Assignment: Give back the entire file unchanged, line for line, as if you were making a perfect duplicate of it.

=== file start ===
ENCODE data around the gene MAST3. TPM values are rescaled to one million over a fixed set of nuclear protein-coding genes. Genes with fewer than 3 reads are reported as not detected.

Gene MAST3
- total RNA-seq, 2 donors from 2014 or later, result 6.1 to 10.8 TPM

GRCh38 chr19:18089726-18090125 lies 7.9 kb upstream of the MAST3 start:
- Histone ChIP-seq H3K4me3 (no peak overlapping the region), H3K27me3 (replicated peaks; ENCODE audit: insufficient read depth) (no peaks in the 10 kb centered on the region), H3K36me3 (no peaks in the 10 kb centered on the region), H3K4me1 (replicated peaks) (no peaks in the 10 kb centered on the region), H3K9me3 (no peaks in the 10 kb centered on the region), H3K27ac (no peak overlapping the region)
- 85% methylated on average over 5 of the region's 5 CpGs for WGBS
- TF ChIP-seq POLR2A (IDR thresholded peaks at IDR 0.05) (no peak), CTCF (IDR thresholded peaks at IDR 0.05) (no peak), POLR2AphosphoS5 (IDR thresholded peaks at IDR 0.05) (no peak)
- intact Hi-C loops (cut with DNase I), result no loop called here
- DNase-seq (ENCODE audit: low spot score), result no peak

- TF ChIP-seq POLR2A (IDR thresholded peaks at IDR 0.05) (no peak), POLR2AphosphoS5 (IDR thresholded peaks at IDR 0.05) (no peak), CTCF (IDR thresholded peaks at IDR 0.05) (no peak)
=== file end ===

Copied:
ENCODE data around the gene MAST3. TPM values are rescaled to one million over a fixed set of nuclear protein-coding genes. Genes with fewer than 3 reads are reported as not detected.

Gene MAST3
- total RNA-seq, 2 donors from 2014 or later, result 6.1 to 10.8 TPM

GRCh38 chr19:18089726-18090125 lies 7.9 kb upstream of the MAST3 start:
- Histone ChIP-seq H3K4me3 (no peak overlapping the region), H3K27me3 (replicated peaks; ENCODE audit: insufficient read depth) (no peaks in the 10 kb centered on the region), H3K36me3 (no peaks in the 10 kb centered on the region), H3K4me1 (replicated peaks) (no peaks in the 10 kb centered on the region), H3K9me3 (no peaks in the 10 kb centered on the region), H3K27ac (no peak overlapping the region)
- 85% methylated on average over 5 of the region's 5 CpGs for WGBS
- TF ChIP-seq POLR2A (IDR thresholded peaks at IDR 0.05) (no peak), CTCF (IDR thresholded peaks at IDR 0.05) (no peak), POLR2AphosphoS5 (IDR thresholded peaks at IDR 0.05) (no peak)
- intact Hi-C loops (cut with DNase I), result no loop called here
- DNase-seq (ENCODE audit: low spot score), result no peak

- TF ChIP-seq POLR2A (IDR thresholded peaks at IDR 0.05) (no peak), POLR2AphosphoS5 (IDR thresholded peaks at IDR 0.05) (no peak), CTCF (IDR thresholded peaks at IDR 0.05) (no peak)